The Journal Gazette
Wednesday, June 03, 2020 1:00 am

Irish opener moved out of Dublin

Game against Navy will now take place in Maryland

DYLAN SINN | The Journal Gazette

Notre Dame football was scheduled to open its 2020 season with a rivalry matchup against Navy in Dublin, Ireland. Because of the coronavirus pandemic, that game has been moved stateside, the Irish announced Tuesday.

The matchup between the Irish and Midshipmen, which is to be the 94th all-time meeting between the teams, was scheduled for Aug. 29 at Aviva Stadium, but will instead take place at Navy-Marine Corps Memorial Stadium in Annapolis, Maryland, over Labor Day weekend, either Sept. 5 or Sept. 6. Kickoff time and broadcast information will be released at a later date.

“Our student-athletes have had great experiences competing in Ireland and are very disappointed not to be returning to Dublin in 2020,” Irish athletic director Jack Swarbrick said in a statement. “The change of venue has been a very difficult decision for our colleagues at the Naval Academy, but we are in full support of their choice.

“We look forward to going back to Ireland for a game in the not too distant future.”

Everyone involved – Notre Dame, Navy and officials in Ireland – expressed a commitment to getting the teams back to Ireland for a meeting in the coming seasons. The teams had previously played in Dublin in 2012, a game the Irish won 50-10, in front of more than 48,000 fans, about 35,000 of whom traveled from the United States.

The game at Aviva Stadium – a venue that houses more than 51,000 spectators and is home to the Irish national rugby team and the Republic of Ireland national soccer team – was already sold out and about 40,000 fans from the United States were scheduled to make the trip.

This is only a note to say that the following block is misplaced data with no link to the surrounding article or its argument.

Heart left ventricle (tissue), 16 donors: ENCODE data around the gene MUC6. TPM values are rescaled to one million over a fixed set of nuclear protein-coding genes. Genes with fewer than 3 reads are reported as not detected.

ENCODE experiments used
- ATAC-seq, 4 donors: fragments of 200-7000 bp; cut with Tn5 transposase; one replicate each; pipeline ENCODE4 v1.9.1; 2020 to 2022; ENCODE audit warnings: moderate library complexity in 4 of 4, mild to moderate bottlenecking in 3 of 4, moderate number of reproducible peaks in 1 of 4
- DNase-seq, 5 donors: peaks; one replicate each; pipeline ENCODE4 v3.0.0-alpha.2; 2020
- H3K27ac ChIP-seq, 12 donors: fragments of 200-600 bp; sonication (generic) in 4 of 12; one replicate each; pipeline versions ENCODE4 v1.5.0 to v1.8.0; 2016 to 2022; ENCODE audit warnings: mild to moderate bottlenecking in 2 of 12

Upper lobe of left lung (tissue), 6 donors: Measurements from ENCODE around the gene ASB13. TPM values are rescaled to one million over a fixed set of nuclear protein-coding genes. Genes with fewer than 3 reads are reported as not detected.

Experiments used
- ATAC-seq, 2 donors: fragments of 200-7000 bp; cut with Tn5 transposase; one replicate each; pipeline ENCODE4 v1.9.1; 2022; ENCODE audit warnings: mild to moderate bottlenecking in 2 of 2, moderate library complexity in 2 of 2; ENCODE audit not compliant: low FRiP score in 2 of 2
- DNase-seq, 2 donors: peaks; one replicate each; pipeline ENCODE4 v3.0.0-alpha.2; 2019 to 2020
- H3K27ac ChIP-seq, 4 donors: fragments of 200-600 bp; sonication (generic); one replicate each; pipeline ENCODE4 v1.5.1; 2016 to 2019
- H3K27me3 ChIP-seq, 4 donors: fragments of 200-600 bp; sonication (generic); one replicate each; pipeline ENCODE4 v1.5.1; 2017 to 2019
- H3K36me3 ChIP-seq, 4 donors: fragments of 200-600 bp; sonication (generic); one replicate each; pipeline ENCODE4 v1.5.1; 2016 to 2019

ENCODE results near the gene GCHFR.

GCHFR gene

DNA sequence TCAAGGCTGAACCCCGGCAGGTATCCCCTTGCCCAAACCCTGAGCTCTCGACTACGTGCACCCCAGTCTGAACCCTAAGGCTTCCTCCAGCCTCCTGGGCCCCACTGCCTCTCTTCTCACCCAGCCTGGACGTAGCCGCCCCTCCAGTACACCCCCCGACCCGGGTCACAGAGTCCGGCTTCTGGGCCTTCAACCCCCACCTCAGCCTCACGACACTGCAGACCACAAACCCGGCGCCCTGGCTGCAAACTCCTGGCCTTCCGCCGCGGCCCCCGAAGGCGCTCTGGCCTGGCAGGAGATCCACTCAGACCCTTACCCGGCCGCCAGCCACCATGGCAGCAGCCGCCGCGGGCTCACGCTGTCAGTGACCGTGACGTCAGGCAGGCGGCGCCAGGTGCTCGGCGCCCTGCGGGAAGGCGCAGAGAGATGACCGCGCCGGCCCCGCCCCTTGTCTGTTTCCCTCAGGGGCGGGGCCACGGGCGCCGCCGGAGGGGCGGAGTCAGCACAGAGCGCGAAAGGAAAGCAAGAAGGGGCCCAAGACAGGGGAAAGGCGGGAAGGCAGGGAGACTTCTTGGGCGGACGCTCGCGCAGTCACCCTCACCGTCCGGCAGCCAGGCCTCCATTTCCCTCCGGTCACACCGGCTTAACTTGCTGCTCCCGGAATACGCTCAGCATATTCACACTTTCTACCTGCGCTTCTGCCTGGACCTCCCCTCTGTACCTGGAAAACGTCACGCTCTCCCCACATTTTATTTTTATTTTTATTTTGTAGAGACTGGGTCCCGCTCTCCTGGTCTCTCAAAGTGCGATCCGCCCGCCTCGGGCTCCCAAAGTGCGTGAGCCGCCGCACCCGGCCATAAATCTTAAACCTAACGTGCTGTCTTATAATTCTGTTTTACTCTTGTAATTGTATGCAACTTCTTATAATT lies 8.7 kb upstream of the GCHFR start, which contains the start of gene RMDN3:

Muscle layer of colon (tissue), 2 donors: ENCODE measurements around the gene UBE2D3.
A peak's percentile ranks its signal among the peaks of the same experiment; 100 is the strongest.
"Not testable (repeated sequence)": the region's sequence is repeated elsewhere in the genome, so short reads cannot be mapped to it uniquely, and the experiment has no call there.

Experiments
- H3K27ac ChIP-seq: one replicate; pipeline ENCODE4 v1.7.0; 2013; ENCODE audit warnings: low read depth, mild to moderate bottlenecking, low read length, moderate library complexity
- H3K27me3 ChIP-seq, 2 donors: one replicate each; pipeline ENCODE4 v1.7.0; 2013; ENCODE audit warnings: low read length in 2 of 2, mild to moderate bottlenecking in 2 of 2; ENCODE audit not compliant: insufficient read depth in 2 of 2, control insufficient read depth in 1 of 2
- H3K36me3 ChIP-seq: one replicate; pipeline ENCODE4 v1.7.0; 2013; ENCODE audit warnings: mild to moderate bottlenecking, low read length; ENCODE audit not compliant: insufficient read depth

“We are obviously disappointed not to be traveling to Ireland this August,” Navy athletic director Chet Gladchuk Jr. said in a statement. “But, as expected, our priority must be ensuring the health and safety of all involved. I am expecting that we will still be able to play Notre Dame as our season opener, but there is still much to be determined by health officials and those that govern college football at large.”

The now rescheduled meeting was set to be the first in an annual series to be played in Ireland, the Aer Lingus College Football Classic Series. The 2021 meeting is already set and will feature Illinois playing Nebraska, also at Aviva Stadium.

The 2020 game in the series was moved in part because Ireland has banned gatherings of more than 5,000 people through the end of August in an effort to slow the spread of the pandemic.

“College football is one of the greatest spectacles in world sport and we had been thoroughly looking forward to welcoming Navy and Notre Dame here this summer,” Irish prime minister Leo Varadkar said in a statement. “Unfortunately, due to circumstances beyond our control, that is now not possible, but we hope to see both universities return to Aviva Stadium in the coming years.”

Instead of playing overseas, this year's Notre Dame-Navy matchup will mark the first time in the series' history that the Irish will face their opponent on the Midshipmen's home turf.

Previous iterations of the rivalry hosted by Navy have been played at a variety of neutral sites. Gladchuk said it's unlikely the game will ever be played there again and fans will probably be limited.

“It's history in the making,” he said in an interview with WMAR-2 News in Baltimore. “It's a first and it will probably be a last. It will never happen again. COVID-19 has thrown a curve ball in so many ways.

“We are anticipating a limited crowd with social distancing and restrictions.”

The change to Notre Dame's schedule means the Irish no longer have a bye in Week 1, but they also have an extra week to get ready for the season, which could be important because the Irish football players are as of now scheduled to return to campus in July at the earliest.

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